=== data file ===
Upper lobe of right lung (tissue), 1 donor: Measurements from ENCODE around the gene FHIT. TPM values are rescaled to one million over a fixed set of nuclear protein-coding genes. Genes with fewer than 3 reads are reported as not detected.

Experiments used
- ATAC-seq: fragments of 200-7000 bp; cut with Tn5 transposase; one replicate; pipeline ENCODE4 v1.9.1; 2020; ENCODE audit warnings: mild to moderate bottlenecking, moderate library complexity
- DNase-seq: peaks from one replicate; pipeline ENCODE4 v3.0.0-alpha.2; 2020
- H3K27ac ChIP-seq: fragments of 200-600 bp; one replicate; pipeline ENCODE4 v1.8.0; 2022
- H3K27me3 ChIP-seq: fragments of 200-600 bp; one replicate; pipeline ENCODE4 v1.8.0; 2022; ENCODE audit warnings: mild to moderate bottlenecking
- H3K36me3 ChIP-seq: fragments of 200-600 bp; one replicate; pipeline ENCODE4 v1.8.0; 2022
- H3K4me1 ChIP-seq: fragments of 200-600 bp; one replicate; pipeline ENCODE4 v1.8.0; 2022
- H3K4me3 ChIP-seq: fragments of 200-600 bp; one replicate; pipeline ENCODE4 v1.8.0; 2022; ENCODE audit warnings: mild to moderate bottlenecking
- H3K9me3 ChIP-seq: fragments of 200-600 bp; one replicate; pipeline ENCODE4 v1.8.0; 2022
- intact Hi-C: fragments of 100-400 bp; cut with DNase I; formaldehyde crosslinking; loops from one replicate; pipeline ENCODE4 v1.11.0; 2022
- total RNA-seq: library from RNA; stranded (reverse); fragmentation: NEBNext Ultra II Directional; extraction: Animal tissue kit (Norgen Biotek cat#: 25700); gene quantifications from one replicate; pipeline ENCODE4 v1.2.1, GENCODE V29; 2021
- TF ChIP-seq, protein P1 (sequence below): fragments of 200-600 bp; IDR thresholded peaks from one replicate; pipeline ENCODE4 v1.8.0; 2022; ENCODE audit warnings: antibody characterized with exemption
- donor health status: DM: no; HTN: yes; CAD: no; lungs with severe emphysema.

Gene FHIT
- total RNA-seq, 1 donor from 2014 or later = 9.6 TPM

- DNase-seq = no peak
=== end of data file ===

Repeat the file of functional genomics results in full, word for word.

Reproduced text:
Upper lobe of right lung (tissue), 1 donor: Measurements from ENCODE around the gene FHIT. TPM values are rescaled to one million over a fixed set of nuclear protein-coding genes. Genes with fewer than 3 reads are reported as not detected.

Experiments used
- ATAC-seq: fragments of 200-7000 bp; cut with Tn5 transposase; one replicate; pipeline ENCODE4 v1.9.1; 2020; ENCODE audit warnings: mild to moderate bottlenecking, moderate library complexity
- DNase-seq: peaks from one replicate; pipeline ENCODE4 v3.0.0-alpha.2; 2020
- H3K27ac ChIP-seq: fragments of 200-600 bp; one replicate; pipeline ENCODE4 v1.8.0; 2022
- H3K27me3 ChIP-seq: fragments of 200-600 bp; one replicate; pipeline ENCODE4 v1.8.0; 2022; ENCODE audit warnings: mild to moderate bottlenecking
- H3K36me3 ChIP-seq: fragments of 200-600 bp; one replicate; pipeline ENCODE4 v1.8.0; 2022
- H3K4me1 ChIP-seq: fragments of 200-600 bp; one replicate; pipeline ENCODE4 v1.8.0; 2022
- H3K4me3 ChIP-seq: fragments of 200-600 bp; one replicate; pipeline ENCODE4 v1.8.0; 2022; ENCODE audit warnings: mild to moderate bottlenecking
- H3K9me3 ChIP-seq: fragments of 200-600 bp; one replicate; pipeline ENCODE4 v1.8.0; 2022
- intact Hi-C: fragments of 100-400 bp; cut with DNase I; formaldehyde crosslinking; loops from one replicate; pipeline ENCODE4 v1.11.0; 2022
- total RNA-seq: library from RNA; stranded (reverse); fragmentation: NEBNext Ultra II Directional; extraction: Animal tissue kit (Norgen Biotek cat#: 25700); gene quantifications from one replicate; pipeline ENCODE4 v1.2.1, GENCODE V29; 2021
- TF ChIP-seq, protein P1 (sequence below): fragments of 200-600 bp; IDR thresholded peaks from one replicate; pipeline ENCODE4 v1.8.0; 2022; ENCODE audit warnings: antibody characterized with exemption
- donor health status: DM: no; HTN: yes; CAD: no; lungs with severe emphysema.

Gene FHIT
- total RNA-seq, 1 donor from 2014 or later = 9.6 TPM

- DNase-seq = no peak